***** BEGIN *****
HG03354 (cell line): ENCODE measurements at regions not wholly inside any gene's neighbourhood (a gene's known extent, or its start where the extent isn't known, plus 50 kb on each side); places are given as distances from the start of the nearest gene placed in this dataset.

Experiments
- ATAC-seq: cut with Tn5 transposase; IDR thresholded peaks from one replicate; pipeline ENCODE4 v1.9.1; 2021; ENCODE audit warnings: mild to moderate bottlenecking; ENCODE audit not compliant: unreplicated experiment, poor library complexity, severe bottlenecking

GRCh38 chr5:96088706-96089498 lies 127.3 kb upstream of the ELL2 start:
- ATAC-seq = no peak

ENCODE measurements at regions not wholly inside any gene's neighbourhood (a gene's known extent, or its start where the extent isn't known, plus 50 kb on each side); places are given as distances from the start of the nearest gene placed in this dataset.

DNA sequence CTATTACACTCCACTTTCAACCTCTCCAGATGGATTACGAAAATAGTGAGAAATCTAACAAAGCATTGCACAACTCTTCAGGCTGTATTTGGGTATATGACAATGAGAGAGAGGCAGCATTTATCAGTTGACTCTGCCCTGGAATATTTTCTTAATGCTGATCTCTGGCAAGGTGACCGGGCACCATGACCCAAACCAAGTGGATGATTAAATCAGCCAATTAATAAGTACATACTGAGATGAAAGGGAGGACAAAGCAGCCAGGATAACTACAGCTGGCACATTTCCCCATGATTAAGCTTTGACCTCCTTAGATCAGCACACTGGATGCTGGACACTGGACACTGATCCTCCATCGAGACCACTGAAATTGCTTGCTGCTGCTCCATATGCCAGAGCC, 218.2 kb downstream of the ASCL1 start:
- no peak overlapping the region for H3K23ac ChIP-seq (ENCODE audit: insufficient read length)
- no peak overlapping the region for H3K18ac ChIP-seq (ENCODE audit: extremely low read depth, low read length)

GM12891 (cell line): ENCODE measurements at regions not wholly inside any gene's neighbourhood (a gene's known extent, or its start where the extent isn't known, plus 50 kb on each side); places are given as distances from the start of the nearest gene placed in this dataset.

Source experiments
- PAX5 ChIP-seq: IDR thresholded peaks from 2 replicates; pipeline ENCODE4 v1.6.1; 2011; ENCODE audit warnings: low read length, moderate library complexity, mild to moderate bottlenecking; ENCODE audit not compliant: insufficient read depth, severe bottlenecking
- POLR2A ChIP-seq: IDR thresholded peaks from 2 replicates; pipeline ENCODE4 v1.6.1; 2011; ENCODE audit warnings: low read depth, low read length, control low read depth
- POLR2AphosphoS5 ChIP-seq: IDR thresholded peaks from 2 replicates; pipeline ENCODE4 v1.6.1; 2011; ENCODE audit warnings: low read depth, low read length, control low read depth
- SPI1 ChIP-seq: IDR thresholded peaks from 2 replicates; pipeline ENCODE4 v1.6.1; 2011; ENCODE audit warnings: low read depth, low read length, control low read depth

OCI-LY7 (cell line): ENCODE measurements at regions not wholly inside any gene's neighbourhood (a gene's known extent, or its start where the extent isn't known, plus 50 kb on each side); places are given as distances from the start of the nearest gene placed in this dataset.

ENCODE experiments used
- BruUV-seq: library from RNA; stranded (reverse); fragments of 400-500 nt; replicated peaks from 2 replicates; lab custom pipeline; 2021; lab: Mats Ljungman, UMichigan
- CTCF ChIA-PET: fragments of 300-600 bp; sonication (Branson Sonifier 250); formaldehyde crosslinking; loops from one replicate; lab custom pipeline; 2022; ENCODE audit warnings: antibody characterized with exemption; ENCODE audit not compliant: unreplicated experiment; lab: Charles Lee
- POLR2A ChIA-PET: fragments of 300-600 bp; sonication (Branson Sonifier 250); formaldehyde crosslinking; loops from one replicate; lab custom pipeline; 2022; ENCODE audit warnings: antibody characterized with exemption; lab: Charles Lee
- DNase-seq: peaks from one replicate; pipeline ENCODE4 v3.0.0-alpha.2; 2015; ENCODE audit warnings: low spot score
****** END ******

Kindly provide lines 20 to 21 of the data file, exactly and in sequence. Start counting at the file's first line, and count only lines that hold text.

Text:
- POLR2A ChIA-PET: fragments of 300-600 bp; sonication (Branson Sonifier 250); formaldehyde crosslinking; loops from one replicate; lab custom pipeline; 2022; ENCODE audit warnings: antibody characterized with exemption; lab: Charles Lee
- DNase-seq: peaks from one replicate; pipeline ENCODE4 v3.0.0-alpha.2; 2015; ENCODE audit warnings: low spot score